AArchitects, like Michael Martino from MMP Architects in Cairns, are design and technical experts. RCHITECT or draftsman? Should you go to the expense of hiring an architect or whether the more affordable option of a draftsman is sufficient to add value when building or extending your home.
From a cost point of view, a professional architect is going to cost more. And if they have a trendy reputation you can add more to the bill, just because their name is associated with it.
But does that mean that for us mere mortals we can only consider the architect option after we’ve won the lotto?
It really is not as simple as that; an architect is more money, but do you get more benefit? You can try and cash in on that trendy name at sale time and ask a higher price.
On the other hand, they say you save when you use a draftsman service. A good draftsman is more than capable of providing not only the design but all the technical drawings you need for council and planning approvals and will provide the most amazing 3D and walk-through images of your new build project. Do note that the more high tech your drawings, they more they bill too.
There are pros and cons in a decision to use either profession. So at the risk of offending both, here is what I believe they are: The architect The pros: Architecture is a profession that combines design and technical expertise. Architects are paid to be creative, so they should come up with outof-the-box ways to solve problems. An architect is able to fully project manage the build and has the potential to add value, not just by association, but by a stunning design. Architects tend to have knowledge of new and exciting building products and materials, which means your new home can be more efficient, beautiful or both, than others on the market.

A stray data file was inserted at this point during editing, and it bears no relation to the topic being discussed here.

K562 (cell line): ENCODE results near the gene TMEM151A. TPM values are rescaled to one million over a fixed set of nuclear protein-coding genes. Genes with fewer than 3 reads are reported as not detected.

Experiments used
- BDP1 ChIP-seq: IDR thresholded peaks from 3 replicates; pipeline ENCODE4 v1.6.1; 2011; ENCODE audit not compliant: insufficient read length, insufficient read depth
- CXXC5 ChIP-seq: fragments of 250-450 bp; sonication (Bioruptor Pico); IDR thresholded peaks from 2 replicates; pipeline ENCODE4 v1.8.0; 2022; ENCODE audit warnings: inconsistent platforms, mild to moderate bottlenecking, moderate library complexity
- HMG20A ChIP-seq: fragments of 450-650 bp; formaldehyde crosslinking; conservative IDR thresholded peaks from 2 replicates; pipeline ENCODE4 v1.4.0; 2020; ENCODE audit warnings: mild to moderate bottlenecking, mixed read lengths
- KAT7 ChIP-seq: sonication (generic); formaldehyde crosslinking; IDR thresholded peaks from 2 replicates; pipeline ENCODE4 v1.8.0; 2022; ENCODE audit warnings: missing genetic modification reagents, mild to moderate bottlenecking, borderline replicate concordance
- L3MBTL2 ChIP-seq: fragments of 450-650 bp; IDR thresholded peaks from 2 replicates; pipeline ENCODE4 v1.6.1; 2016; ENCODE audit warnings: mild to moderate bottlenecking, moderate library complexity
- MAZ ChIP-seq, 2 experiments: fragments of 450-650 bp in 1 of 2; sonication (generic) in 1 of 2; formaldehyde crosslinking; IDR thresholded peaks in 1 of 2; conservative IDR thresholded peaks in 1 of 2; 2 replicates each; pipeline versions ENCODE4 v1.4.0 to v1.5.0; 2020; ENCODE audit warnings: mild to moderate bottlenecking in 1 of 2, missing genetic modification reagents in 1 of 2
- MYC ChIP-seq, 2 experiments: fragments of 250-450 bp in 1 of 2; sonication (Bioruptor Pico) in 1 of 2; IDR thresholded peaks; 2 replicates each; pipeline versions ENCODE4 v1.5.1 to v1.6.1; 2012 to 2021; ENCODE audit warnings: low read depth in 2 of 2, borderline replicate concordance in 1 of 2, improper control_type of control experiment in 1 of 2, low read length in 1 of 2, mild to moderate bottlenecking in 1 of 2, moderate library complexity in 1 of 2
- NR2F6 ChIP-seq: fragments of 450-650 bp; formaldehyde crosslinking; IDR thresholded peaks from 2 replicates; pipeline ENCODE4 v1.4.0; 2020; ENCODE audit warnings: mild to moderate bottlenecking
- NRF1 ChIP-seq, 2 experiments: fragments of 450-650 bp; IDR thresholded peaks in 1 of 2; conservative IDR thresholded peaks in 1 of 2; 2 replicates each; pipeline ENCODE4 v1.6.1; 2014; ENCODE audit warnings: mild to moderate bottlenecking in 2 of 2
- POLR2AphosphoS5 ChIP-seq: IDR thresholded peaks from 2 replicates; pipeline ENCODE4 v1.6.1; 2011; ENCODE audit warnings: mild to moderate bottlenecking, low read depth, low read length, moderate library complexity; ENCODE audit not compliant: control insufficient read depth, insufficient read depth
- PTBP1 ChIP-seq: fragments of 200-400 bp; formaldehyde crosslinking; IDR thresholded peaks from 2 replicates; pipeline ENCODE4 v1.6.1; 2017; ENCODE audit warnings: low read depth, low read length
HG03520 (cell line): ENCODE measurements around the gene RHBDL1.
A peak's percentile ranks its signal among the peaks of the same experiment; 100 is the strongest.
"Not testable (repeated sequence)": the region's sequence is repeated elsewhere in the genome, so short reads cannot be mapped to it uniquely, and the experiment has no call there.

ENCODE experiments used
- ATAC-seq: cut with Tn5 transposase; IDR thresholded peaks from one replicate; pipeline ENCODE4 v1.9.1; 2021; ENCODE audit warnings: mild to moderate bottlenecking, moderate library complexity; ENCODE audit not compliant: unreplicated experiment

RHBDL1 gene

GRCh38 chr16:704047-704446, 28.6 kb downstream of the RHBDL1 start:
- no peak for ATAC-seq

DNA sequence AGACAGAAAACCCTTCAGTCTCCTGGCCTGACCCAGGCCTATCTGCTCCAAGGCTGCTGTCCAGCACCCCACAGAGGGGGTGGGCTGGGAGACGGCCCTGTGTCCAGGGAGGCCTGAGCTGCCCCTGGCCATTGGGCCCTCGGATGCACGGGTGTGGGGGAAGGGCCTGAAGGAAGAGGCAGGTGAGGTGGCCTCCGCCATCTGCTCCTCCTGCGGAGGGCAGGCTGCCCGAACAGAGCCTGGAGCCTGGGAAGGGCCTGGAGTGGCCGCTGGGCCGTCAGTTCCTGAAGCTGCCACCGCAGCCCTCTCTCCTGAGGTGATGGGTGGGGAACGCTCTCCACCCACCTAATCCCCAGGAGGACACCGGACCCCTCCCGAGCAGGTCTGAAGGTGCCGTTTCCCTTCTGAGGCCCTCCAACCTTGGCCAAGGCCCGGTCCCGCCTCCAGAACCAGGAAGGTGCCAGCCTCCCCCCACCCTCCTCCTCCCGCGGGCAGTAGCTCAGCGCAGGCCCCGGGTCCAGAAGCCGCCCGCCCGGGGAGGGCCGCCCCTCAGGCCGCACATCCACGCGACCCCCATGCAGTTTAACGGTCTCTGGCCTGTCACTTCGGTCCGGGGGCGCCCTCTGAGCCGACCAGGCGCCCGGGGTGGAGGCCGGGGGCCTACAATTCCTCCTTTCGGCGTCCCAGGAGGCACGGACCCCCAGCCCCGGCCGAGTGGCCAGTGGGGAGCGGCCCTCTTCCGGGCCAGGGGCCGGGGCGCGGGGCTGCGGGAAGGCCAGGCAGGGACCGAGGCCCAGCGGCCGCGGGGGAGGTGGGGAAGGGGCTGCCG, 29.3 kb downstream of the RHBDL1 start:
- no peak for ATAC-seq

The cons: Being a specialised profession, architects charge accordingly. Occasionally clients feel their architect is expressing too much creative vision which is out of line with their needs. The draftsman The pros: They’re specialists at providing all the drawings and plans you need for tradies, planning and council requirements. They’re a cost-effective alternative who have the technical knowledge to translate your plans into workable drawings. A draftsman will listen to your requirements and only question items that will not work physically or comply with related building legislation and they are usually a quicker alternative.
The cons: A draftsman is not paid to be creative. He or she will design as per your concepts – they won’t tell you whether or not it will look good. As a result there is always a risk of aesthetic mistakes and this can sometimes mean the full value of your project is not realised.
Photo: STEWART MCLEAN
Considering the pros and cons of both is important when you consider your next project, but you should also take your personal circumstances into account. The simple rule is that for small, or basic projects, go with a draftsman. But for a top-end scheme, consider an architect. However, if you really have no design ability, or are worried and have no clear ideas, use an architect – the added cost is likely to be recouped at sale time.
So now, confession time. Who did I use? Having recently built our new family home, I have to confess, we used a draftsman. But that’s because I had done my own full set of scaled drawings and we worked together perfectly. However, when I consider just how many hours I spent sketching, throwing away and starting again – did I really save any money – who knows?
* Andrew Winter is a real estate consumer champion and the host of Selling Houses Australia on the Lifestyle Channel.